Last Thursday, the Senate Health, Education, Labor, and Pensions Committee (HELP) marked up and passed the bipartisan Child Abuse Prevention and Treatment (CAPTA) Reauthorization Act of 2021 out of committee. This bill will now move to the full Senate for consideration. A similar bill passed earlier this year in the House of Representatives.

Each year, at least one in seven children experience child abuse or neglect, and in 2019 alone, more than 1,800 children died in the U.S. due to abuse and neglect. The pandemic has further exacerbated stressors and conditions that families experience including isolation and economic insecurity.

Alliance-COA has made CAPTA reauthorization a longtime policy priority, working with lawmakers to target more resources to the front end of the system, with a focus on primary prevention, and to provide more support for families and for prevention of child abuse and neglect. Over the last two years, our advocacy team and Within Our Reach Office have provided recommendations for policymakers on improvements to the law. Through collective advocacy efforts, we secured several key wins in this legislation. First, the bill takes a public health, trauma-informed approach to improve the child protective services system. Second, it focuses on expanding access to community prevention and family strengthening services. This legislation improves data collection to better understand the nature and scope of child abuse and neglect and enhances data-sharing between agencies. The bill also addresses equity issues by reducing bias in the child protection system and reducing unnecessary investigations of families based solely on circumstances related to poverty or housing status. Finally, the legislation significantly increases authorization levels to around $600 million, driving more resources toward primary prevention than ever before.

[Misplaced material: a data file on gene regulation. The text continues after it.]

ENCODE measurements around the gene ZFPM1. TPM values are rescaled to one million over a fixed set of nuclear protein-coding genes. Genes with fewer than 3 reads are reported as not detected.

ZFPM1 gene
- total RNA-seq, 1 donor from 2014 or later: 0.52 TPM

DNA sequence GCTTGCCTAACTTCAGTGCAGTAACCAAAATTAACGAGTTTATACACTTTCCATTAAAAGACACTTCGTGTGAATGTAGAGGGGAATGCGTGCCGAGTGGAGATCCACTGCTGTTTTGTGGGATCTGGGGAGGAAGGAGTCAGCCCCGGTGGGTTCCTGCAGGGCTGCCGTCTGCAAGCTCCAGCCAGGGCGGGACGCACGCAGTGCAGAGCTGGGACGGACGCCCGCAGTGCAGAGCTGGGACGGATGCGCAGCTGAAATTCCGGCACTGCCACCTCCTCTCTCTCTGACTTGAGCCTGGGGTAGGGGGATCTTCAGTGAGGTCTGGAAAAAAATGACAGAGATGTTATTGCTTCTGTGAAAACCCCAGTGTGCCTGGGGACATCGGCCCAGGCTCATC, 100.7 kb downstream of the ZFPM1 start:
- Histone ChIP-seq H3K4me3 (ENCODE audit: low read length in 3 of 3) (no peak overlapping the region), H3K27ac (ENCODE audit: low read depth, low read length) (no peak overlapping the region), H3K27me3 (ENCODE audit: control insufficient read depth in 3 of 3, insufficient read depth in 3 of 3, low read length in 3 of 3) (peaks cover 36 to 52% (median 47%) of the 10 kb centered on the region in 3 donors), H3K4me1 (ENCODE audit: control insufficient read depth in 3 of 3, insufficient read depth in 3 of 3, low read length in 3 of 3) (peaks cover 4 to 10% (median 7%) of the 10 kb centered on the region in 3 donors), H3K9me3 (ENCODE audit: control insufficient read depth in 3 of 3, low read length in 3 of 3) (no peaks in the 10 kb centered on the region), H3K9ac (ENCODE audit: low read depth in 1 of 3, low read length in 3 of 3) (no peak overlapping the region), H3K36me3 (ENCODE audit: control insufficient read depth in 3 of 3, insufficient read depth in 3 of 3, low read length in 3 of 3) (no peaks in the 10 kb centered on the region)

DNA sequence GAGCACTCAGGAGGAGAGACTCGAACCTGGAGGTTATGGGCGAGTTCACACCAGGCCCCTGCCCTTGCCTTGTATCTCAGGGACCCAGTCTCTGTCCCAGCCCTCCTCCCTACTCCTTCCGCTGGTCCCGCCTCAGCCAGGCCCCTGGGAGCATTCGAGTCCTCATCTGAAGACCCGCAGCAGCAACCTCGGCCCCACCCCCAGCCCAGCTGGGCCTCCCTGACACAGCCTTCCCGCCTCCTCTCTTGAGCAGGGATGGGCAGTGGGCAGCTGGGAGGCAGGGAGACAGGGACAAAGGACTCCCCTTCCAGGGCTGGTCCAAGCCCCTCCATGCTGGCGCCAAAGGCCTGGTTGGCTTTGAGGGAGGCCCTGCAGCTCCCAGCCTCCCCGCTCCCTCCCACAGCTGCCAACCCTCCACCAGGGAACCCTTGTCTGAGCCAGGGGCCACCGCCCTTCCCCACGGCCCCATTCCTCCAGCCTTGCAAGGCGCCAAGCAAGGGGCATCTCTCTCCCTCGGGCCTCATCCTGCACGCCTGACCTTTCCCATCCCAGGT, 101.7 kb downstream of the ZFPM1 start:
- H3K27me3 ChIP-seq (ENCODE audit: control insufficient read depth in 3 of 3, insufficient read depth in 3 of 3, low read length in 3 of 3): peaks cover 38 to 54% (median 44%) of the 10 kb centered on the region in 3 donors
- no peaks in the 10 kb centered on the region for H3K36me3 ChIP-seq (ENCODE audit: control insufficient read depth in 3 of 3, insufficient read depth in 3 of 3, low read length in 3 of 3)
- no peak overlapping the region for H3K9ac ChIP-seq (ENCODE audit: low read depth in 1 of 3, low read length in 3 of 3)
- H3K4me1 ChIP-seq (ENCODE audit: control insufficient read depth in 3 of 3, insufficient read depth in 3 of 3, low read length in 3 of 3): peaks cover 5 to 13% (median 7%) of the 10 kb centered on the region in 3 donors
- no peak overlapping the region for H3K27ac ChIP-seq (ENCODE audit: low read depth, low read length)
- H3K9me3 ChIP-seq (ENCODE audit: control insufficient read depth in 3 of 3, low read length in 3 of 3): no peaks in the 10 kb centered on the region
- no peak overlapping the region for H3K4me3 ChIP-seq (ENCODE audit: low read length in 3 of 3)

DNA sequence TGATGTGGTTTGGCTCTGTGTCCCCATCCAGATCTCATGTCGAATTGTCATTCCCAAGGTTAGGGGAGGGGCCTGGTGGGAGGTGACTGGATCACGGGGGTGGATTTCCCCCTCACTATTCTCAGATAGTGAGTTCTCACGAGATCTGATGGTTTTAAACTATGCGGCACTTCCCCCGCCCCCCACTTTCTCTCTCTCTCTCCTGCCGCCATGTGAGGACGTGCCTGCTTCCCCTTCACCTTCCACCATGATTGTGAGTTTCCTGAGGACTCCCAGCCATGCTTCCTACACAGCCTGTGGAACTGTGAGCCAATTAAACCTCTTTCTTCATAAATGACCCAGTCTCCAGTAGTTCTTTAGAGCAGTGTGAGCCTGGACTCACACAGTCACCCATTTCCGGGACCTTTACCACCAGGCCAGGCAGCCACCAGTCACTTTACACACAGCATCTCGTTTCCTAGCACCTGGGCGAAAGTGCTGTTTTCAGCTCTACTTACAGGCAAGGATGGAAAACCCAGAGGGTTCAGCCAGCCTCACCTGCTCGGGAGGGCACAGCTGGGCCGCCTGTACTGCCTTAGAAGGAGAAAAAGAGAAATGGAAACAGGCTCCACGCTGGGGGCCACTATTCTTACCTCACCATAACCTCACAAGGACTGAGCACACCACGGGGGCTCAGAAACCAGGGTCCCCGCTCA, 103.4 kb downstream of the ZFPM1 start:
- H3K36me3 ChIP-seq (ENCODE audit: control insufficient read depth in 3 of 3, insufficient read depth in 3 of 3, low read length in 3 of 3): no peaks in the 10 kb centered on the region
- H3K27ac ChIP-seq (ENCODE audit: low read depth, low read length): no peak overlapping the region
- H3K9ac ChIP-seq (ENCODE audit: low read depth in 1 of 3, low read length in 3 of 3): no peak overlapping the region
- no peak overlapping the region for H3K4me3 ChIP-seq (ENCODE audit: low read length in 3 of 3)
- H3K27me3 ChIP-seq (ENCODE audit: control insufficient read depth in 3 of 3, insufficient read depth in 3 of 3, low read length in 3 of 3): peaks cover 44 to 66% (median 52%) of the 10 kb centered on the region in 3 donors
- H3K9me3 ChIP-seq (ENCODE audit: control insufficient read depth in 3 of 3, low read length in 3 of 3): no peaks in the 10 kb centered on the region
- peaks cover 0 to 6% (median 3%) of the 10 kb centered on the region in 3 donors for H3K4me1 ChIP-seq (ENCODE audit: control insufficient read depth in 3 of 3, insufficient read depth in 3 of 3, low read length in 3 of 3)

Read the Alliance-COA statement on the CAPTA Reauthorization Act of 2021. 

USDA Releases Memo on Emergency Broadband Benefit for School Districts

The Food and Nutrition Service released a memo on the new Emergency Broadband Benefit (EBB) that will help school districts assist students and families access internet service during the pandemic. The EBB, created through the American Rescue Plan Act, offers qualifying families a monthly discount of $50 for broadband service and a one-time discount of $100 for a laptop, desktop, or tablet. The memo states that any child is eligible if they participate in the National School Lunch Program or the School Breakfast Program in either the 2019-2020 or 2020-2021 school years. Additionally, households qualify if they live at or below 135% of the federal poverty guidelines or at least one member of the household received a Federal Pell Grant this year; is enrolled in Medicaid, the Supplemental Nutrition Assistance Program, Supplemental Security Income, Federal Public Housing Assistance or Veterans and Survivors Pension Benefit; or experienced significant income loss during the pandemic and the household’s total income is below $99,000 for single filers ($198,000 for married couples). Families can find participating service providers online. The memo also includes an outreach toolkit and additional resources that school districts and community-based organizations can use to overcome language barriers and program enrollment hesitancy in local communities.

Infrastructure Negotiations Hit Snag, then Reboot

Last week, President Biden ended negotiations on infrastructure with Sen. Shelley Moore Capito (R-W.V.), the lead negotiator for Senate Republicans. Over the course of four weeks, the president came down to $1 trillion after an initial offer of over $2 trillion in new spending on infrastructure, while Capito increased her initial offer of $257 billion by $50 billion. In the end, the negotiations could not overcome the wide gulf between the two spending proposals, mechanisms to pay for the proposals, and the parties’ different definitions of infrastructure.

The attention now turns to the Problem Solvers Caucus, a bipartisan group of moderate senators. Sens. Joe Manchin (D-W.V.), Kyrsten Sinema (D-Ariz.), Bill Cassidy (R-La.) and Mitt Romney (R-Utah) lead the way. They propose $762 billion in new spending over eight years, in addition to $487 billion in baseline spending. The proposal would include $959 billion for transportation, including $518 billion for highways and roads; $64 billion for bridges; $155 billion for transit; $25 billion for electric vehicle infrastructure; $120 billion for Amtrak passenger rail; $41 billion for airports; and $25 billion for waterways and ports.